To hear people tell it, foe as well as friend, the University of Maryland will be getting exactly what it was looking for in a football coach with Mark Duffner.
"Mark has done a fantastic job at Holy Cross," said Lafayette coach Bill Russo. "We're the only Division I-AA team that has beaten them in his six years there, so we take special pride in that. It shows the high regard we have for their program."
"He'll be the next great coach in Division I-A," said Southern Methodist coach Tom Rossley, a former assistant under Duffner at Holy Cross.
Duffner, 38, born in Washington and raised in Annandale, Va., was a defensive tackle at William & Mary, class of 1975. He went to Holy Cross in 1981 as defensive coordinator and recruiting coordinator.
Since 1986, when he replaced Rick Carter, who had committed suicide, Duffner has compiled a 60-5-1 record. His 11-0 mark this year brought acclaim as Chevrolet Division I-AA Coach of the Year.
One of the first men Maryland athletic director Andy Geiger called after Joe Krivak resigned was Carl Ullrich, executive director of the Patriot League, which includes Holy Cross. Geiger wanted to talk about Duffner.
"I've talked to Andy a few times in recent weeks," Ullrich said. "I'm not trying to sell Mark Duffner, because he's good for our league, but he's ready to move on to bigger things. He's a humdinger."
Ullrich thinks he knows a leader when he sees one. He was a captain in the Marines during the Korean War, an assistant athletic director at Navy for 11 years and athletic director at Army for 10 years.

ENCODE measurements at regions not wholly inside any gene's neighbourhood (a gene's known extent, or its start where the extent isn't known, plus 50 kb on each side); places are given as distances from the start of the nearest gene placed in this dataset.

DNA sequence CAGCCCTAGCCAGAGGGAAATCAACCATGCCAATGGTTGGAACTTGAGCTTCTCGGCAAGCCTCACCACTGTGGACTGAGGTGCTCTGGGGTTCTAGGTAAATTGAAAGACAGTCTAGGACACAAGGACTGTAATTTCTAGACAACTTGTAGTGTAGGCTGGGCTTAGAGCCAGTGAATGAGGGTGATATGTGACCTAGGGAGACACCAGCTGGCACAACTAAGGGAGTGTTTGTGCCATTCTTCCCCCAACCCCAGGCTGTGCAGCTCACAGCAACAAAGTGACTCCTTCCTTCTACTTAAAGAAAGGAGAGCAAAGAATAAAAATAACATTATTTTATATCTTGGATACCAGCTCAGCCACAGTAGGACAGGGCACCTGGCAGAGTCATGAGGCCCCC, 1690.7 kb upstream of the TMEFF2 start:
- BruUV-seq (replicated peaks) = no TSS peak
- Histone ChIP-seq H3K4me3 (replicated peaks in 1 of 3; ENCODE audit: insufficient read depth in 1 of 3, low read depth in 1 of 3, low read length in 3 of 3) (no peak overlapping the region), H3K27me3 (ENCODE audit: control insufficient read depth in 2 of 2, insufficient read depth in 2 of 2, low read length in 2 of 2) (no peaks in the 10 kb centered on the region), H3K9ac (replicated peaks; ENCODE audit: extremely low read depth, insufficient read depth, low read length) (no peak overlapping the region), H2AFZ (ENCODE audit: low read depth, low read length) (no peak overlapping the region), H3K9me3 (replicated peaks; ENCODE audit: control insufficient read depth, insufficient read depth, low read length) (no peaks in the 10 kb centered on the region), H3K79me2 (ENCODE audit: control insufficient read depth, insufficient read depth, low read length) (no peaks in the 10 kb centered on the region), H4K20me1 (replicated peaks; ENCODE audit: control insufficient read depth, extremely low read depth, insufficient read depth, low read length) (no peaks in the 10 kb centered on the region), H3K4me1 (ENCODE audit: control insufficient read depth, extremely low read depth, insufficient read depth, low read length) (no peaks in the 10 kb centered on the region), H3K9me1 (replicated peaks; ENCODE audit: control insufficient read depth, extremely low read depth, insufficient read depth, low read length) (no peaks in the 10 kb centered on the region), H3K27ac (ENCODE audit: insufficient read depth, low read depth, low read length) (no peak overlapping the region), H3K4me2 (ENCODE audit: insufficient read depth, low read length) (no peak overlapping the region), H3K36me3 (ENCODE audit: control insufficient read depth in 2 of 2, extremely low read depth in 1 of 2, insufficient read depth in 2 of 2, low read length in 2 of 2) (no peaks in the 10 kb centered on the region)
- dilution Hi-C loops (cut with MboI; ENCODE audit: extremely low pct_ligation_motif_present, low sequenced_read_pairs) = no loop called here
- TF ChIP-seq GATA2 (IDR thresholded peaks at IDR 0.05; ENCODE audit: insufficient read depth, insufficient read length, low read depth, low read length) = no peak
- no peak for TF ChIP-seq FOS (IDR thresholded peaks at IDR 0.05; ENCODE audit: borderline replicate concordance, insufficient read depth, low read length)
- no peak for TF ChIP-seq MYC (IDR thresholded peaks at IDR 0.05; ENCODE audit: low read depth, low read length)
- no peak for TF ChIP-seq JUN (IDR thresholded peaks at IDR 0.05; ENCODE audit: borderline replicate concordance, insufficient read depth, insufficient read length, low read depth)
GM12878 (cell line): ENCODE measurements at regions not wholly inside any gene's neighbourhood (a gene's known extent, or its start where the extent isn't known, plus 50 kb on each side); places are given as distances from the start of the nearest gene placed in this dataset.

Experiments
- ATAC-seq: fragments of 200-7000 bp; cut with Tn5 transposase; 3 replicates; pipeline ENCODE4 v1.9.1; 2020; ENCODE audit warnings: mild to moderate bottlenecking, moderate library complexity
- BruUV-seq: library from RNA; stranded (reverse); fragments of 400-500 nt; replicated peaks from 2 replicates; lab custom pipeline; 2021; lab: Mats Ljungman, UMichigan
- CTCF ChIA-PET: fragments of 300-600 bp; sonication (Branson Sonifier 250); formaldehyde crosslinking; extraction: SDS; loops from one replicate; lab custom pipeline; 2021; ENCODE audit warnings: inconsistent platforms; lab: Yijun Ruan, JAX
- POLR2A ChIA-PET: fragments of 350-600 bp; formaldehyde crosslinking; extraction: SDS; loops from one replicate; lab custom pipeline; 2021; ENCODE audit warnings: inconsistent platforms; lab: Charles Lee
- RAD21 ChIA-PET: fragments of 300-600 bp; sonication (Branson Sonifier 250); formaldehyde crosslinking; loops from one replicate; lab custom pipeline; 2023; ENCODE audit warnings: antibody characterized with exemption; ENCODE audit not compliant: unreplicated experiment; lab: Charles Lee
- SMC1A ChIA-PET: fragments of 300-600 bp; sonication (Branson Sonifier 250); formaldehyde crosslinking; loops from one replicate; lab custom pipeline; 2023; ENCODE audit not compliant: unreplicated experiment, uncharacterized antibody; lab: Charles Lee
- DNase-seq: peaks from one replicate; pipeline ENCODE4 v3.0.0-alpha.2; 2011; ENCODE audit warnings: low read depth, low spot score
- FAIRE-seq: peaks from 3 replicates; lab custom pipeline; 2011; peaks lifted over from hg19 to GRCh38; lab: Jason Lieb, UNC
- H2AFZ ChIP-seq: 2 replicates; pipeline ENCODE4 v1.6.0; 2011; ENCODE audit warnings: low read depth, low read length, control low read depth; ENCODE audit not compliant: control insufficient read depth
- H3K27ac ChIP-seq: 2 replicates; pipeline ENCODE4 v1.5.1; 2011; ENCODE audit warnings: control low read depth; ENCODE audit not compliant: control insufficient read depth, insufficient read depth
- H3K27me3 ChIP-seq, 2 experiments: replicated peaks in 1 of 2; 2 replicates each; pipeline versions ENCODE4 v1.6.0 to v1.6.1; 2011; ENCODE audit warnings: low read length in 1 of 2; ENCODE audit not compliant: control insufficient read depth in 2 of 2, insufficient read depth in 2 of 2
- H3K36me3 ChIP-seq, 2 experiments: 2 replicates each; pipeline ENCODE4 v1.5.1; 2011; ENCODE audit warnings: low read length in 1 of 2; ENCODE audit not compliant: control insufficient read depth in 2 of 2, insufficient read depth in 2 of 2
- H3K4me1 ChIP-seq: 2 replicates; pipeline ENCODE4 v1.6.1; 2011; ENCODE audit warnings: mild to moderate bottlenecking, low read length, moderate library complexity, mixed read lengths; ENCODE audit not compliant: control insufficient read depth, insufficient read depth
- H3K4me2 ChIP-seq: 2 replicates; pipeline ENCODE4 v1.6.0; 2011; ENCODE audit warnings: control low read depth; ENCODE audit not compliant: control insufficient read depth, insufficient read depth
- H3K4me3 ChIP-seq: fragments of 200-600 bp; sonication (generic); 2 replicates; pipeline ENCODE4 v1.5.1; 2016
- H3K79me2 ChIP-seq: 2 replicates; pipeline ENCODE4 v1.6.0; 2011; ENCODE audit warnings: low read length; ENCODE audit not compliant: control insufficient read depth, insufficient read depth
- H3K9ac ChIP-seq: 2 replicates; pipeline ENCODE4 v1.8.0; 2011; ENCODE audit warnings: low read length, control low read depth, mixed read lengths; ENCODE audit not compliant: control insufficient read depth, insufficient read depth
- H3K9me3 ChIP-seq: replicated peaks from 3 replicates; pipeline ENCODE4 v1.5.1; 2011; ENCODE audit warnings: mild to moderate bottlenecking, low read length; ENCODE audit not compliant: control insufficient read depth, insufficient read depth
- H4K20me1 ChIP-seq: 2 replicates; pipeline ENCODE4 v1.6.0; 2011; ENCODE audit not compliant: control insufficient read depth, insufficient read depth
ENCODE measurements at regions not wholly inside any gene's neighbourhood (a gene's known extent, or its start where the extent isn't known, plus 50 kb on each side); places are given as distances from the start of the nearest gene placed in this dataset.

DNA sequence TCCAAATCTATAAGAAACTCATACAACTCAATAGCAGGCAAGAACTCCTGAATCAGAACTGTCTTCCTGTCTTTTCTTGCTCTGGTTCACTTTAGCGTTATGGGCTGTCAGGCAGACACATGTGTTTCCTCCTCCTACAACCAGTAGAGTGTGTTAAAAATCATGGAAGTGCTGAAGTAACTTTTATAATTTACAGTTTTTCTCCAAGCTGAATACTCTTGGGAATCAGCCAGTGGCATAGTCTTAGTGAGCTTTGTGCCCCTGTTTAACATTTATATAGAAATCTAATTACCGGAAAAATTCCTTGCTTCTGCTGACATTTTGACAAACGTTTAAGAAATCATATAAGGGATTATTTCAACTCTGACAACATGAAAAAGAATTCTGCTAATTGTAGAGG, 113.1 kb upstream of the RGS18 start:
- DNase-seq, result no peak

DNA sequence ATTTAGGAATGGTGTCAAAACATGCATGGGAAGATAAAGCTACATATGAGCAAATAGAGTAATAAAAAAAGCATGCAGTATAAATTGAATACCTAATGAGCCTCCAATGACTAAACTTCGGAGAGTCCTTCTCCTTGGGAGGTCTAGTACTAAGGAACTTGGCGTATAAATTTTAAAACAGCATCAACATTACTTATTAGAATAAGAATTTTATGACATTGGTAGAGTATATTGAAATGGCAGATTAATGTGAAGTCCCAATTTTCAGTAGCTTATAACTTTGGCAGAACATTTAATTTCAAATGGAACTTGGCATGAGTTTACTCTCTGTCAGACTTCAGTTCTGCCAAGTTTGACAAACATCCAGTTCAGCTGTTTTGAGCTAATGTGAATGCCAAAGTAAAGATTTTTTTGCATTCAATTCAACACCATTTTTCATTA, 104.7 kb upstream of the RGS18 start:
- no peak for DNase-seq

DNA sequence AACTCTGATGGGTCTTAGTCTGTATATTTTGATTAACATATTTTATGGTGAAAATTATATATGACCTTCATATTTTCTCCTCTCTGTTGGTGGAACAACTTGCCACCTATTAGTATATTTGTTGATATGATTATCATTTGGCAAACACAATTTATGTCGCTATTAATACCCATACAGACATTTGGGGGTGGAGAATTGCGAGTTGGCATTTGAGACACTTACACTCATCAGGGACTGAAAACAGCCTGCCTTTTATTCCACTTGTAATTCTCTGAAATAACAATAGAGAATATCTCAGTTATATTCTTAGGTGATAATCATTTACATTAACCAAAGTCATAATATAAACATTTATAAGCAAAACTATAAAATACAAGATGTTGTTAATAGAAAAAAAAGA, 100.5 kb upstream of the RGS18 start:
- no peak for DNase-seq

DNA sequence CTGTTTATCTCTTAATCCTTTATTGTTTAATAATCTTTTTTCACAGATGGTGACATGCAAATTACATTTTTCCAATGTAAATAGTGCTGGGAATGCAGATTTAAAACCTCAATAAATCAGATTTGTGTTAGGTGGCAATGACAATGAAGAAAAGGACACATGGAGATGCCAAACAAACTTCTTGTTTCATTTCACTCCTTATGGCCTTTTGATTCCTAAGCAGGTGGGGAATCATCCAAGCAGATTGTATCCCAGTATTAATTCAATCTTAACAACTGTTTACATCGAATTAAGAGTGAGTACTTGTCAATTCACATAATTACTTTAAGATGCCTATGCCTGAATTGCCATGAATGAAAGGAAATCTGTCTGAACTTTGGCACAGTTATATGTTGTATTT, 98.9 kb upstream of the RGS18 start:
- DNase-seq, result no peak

"I'd characterize Duffner with a single word: He's a leader," Ullrich said. "There are many good Xs and Os coaches, but they don't have Duffner's ability to motivate young people. I think I can judge a good leader, and in Mark Duffner you have a leader. He's an outstanding coach."
Before he became head coach at SMU, Rossley was on Duffner's staff in 1986 and 1987, a period known as the Gordie Lockbaum era. Lockbaum played on defense as well as offense and was third in the Heisman Trophy balloting in 1987, the highest finish for a player from outside Division I-A.
"He has a wide-open offense, the run-and-shoot, puts together a great defense and knows how to get the most out of his team," Rossley said. "He even does the little things, to make people feel good, like writing thank-you notes."
Rossley thinks Duffner is taking a good look at Maryland, its testing schedule, its demanding admission and academic standards.
"Mark won't get into a situation where he can't win," Rossley said. "He'll research it. He's already had several opportunities to move and turned them down. A chance to win is important to him; that's all he's done is win."
During the first five years of Duffner's tenure, 91 of his 95 seniors graduated in four years. That got Geiger's attention.
In at least one respect, this is an ideal time for Duffner to move on. The seniors who helped fashion last season's 11-0 record were on full football scholarships, but this is the last Holy Cross class that will have them.
In keeping with the Patriot League's guidelines, schools can award financial aid based only on need. Lafayette and the other member schools have been at a disadvantage, since Holy Cross is the last to benefit from athletic scholarship players.
"That was the toughest thing for us, playing against Holy Cross' full-ride players," Russo said. "We hope it will be a more level field from now on. "
After 11 years at Lafayette, one of Russo's cherished memories is the 28-20 victory over Holy Cross en route to the league title and an unbeaten season in 1988. It remains Holy Cross' lone loss to a Division I-AA team in six seasons. Division I-A Army was the only other team to defeat the Crusaders that year.
"Mark is very competitive, and that carries over to his kids," Russo said. "He plays good, clean hard-nosed football."
There were isolated complaints, in Duffner's first few years on the job, that he left his starters in too long. But Russo says "nobody has ever accused Duffner of running up the score."
The only thing Russo accuses Duffner of is running a "high-powered offense," as Holy Cross' five 40-point games this year suggest. And Russo says that out of admiration, not annoyance.